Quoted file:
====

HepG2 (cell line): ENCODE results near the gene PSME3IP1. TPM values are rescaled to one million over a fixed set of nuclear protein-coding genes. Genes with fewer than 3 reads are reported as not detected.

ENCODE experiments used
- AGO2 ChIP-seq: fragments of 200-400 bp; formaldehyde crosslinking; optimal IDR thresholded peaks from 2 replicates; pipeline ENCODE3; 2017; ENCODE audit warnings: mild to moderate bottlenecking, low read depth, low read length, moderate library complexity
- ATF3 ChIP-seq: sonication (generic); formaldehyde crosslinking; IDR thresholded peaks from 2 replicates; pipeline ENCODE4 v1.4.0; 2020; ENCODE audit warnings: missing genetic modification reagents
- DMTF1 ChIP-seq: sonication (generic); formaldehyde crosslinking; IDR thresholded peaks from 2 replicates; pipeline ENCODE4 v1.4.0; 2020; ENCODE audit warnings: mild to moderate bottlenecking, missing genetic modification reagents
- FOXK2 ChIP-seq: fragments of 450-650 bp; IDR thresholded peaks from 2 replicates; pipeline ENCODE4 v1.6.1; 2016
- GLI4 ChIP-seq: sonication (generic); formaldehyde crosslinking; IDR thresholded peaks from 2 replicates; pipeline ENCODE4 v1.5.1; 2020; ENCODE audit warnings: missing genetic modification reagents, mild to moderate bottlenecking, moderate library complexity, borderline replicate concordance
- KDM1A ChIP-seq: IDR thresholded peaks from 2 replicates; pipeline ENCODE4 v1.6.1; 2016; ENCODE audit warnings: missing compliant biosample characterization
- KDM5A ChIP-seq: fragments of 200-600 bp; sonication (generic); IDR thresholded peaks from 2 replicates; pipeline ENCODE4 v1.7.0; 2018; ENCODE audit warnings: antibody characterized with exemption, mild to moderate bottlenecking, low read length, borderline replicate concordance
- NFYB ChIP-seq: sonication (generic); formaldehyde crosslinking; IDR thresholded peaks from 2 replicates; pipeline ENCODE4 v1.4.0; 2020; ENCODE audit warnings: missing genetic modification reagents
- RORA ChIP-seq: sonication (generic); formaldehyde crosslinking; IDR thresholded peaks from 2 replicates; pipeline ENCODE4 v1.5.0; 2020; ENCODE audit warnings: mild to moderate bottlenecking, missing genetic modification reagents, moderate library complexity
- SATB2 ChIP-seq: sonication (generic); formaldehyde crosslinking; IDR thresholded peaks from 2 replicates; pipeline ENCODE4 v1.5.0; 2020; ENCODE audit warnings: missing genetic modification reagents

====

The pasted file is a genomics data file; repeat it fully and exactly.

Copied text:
HepG2 (cell line): ENCODE results near the gene PSME3IP1. TPM values are rescaled to one million over a fixed set of nuclear protein-coding genes. Genes with fewer than 3 reads are reported as not detected.

ENCODE experiments used
- AGO2 ChIP-seq: fragments of 200-400 bp; formaldehyde crosslinking; optimal IDR thresholded peaks from 2 replicates; pipeline ENCODE3; 2017; ENCODE audit warnings: mild to moderate bottlenecking, low read depth, low read length, moderate library complexity
- ATF3 ChIP-seq: sonication (generic); formaldehyde crosslinking; IDR thresholded peaks from 2 replicates; pipeline ENCODE4 v1.4.0; 2020; ENCODE audit warnings: missing genetic modification reagents
- DMTF1 ChIP-seq: sonication (generic); formaldehyde crosslinking; IDR thresholded peaks from 2 replicates; pipeline ENCODE4 v1.4.0; 2020; ENCODE audit warnings: mild to moderate bottlenecking, missing genetic modification reagents
- FOXK2 ChIP-seq: fragments of 450-650 bp; IDR thresholded peaks from 2 replicates; pipeline ENCODE4 v1.6.1; 2016
- GLI4 ChIP-seq: sonication (generic); formaldehyde crosslinking; IDR thresholded peaks from 2 replicates; pipeline ENCODE4 v1.5.1; 2020; ENCODE audit warnings: missing genetic modification reagents, mild to moderate bottlenecking, moderate library complexity, borderline replicate concordance
- KDM1A ChIP-seq: IDR thresholded peaks from 2 replicates; pipeline ENCODE4 v1.6.1; 2016; ENCODE audit warnings: missing compliant biosample characterization
- KDM5A ChIP-seq: fragments of 200-600 bp; sonication (generic); IDR thresholded peaks from 2 replicates; pipeline ENCODE4 v1.7.0; 2018; ENCODE audit warnings: antibody characterized with exemption, mild to moderate bottlenecking, low read length, borderline replicate concordance
- NFYB ChIP-seq: sonication (generic); formaldehyde crosslinking; IDR thresholded peaks from 2 replicates; pipeline ENCODE4 v1.4.0; 2020; ENCODE audit warnings: missing genetic modification reagents
- RORA ChIP-seq: sonication (generic); formaldehyde crosslinking; IDR thresholded peaks from 2 replicates; pipeline ENCODE4 v1.5.0; 2020; ENCODE audit warnings: mild to moderate bottlenecking, missing genetic modification reagents, moderate library complexity
- SATB2 ChIP-seq: sonication (generic); formaldehyde crosslinking; IDR thresholded peaks from 2 replicates; pipeline ENCODE4 v1.5.0; 2020; ENCODE audit warnings: missing genetic modification reagents